Just a note for anyone wanting to remove Xpress Recovery from their
 hard drive, so you won't have to repeat the same research as I did:

 I experimented with Gigabyte's Xpress Recovery utility (included in
 the BIOS of my 7N400Pro2 mb) shortly after I installed my new WinXP
 system. It's supposed to make a hidden backup copy of your system
 which can be restored if something corrupts your working system. The
 explanation of it wasn't very clear, either in the manual or on
 Gigabyte's web site, but what it actually did in practice was remove
 about 8 Gbytes of my hard drive. From what I've pieced together, it
 apparently takes advantage of an ability in most modern disk drives to
 create a Host Protected Area (HPA), which is basically a hidden
 partition accessed by a different set of BIOS commands than normal.
 The Gigabyte utility removed part of the active NTFS partition to
 create an HPA of the required size, then made a compressed backup copy
 of my system and stored it in the HPA. Whether the backup included the
 whole system, or just selected parts, I don't know - I did this before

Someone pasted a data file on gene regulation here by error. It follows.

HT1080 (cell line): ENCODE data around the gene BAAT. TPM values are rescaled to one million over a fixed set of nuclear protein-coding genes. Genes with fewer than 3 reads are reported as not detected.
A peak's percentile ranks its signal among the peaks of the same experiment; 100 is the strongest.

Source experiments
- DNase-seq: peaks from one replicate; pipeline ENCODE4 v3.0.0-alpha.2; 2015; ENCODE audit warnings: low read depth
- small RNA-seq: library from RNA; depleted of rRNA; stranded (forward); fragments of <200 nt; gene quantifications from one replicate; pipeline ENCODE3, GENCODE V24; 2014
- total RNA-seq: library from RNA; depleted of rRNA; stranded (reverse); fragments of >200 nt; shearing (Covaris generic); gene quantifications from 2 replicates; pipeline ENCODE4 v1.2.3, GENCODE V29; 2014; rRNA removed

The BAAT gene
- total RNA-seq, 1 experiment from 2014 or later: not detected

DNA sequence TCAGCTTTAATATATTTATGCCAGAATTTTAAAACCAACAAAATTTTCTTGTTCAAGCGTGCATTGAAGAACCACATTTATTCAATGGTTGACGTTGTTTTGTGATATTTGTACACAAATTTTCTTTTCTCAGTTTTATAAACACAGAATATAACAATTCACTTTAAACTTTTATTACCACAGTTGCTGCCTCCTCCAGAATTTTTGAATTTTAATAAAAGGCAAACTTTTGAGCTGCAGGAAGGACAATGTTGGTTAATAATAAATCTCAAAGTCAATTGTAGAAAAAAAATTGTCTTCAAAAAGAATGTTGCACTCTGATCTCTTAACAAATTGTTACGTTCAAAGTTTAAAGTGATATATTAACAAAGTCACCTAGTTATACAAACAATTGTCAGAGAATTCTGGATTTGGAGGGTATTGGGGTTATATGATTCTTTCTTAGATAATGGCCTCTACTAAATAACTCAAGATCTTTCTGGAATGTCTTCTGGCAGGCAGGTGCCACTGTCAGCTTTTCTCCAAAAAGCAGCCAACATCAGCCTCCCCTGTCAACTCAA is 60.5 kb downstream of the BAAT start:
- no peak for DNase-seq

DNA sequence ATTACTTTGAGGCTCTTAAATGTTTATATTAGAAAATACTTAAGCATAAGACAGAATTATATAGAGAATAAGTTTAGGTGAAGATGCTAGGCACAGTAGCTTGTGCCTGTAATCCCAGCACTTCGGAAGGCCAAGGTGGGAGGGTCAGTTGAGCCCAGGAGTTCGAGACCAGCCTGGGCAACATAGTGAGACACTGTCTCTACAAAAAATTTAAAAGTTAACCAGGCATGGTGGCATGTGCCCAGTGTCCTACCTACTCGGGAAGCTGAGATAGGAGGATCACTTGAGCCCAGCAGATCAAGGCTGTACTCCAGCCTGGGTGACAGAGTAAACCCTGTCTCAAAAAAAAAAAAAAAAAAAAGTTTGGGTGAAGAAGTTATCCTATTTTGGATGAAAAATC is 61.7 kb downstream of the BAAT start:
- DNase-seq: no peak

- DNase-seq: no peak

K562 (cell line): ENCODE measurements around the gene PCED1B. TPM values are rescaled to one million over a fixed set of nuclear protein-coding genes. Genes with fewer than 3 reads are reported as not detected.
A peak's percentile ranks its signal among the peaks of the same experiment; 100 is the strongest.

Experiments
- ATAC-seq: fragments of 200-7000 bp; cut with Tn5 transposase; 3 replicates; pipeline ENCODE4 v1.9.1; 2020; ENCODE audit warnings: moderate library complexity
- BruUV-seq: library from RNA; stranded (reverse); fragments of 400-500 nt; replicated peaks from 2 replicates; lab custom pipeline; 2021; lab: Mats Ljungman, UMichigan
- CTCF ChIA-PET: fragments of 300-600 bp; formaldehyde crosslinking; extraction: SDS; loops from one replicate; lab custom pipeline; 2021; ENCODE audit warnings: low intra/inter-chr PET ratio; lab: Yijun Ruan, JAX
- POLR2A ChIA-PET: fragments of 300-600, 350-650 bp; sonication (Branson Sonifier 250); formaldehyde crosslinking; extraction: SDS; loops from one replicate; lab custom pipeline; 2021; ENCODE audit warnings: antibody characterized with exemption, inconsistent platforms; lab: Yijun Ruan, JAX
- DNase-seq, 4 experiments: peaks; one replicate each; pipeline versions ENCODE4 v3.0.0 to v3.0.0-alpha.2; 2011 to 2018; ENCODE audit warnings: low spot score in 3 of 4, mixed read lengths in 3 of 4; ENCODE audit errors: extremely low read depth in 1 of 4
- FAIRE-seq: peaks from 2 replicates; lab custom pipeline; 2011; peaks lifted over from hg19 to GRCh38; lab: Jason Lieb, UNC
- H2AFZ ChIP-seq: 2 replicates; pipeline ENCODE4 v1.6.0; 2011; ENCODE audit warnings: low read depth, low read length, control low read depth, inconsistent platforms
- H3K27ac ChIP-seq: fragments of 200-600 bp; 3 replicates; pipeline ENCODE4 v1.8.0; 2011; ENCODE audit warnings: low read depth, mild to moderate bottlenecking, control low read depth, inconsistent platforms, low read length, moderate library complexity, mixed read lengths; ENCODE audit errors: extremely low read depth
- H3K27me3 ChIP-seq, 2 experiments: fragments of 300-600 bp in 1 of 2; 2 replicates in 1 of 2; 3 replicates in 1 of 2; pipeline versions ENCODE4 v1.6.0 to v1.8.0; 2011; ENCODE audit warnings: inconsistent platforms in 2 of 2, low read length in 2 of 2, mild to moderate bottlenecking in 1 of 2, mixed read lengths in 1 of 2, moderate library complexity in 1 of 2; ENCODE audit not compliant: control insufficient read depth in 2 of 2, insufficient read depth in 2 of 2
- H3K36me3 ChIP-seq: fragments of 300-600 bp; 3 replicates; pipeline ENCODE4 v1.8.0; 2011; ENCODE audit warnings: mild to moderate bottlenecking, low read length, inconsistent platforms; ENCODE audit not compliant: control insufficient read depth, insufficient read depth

I'd added a lot to the basic WinXP installation. Afterward my drive
 size was reported as 8 Gbytes smaller.

 Later I wanted to remove the Xpress Recovery partition and recover the
 8 Gbytes of hard drive space. I used the "Remove" option in Xpress
 Recovery, and it said "ok", but I didn't get back my 8 Gbytes. From
 what I could see, this space was removed from the hidden HPA and
 re-appeared as unallocated free space in the partition table. So I
 figured I could probably recover it by extending my active NTFS
 partition into the new free space. This proved to be the case. I guess
 I could have used something like Partition Magic, but it turns out
 that there's a way to do it in WinXP (see MS Knowledge Base acticle
http://support.microsoft.com/?id=325590). It says that it isn't
 recommended for active boot partitions, but it works anyway.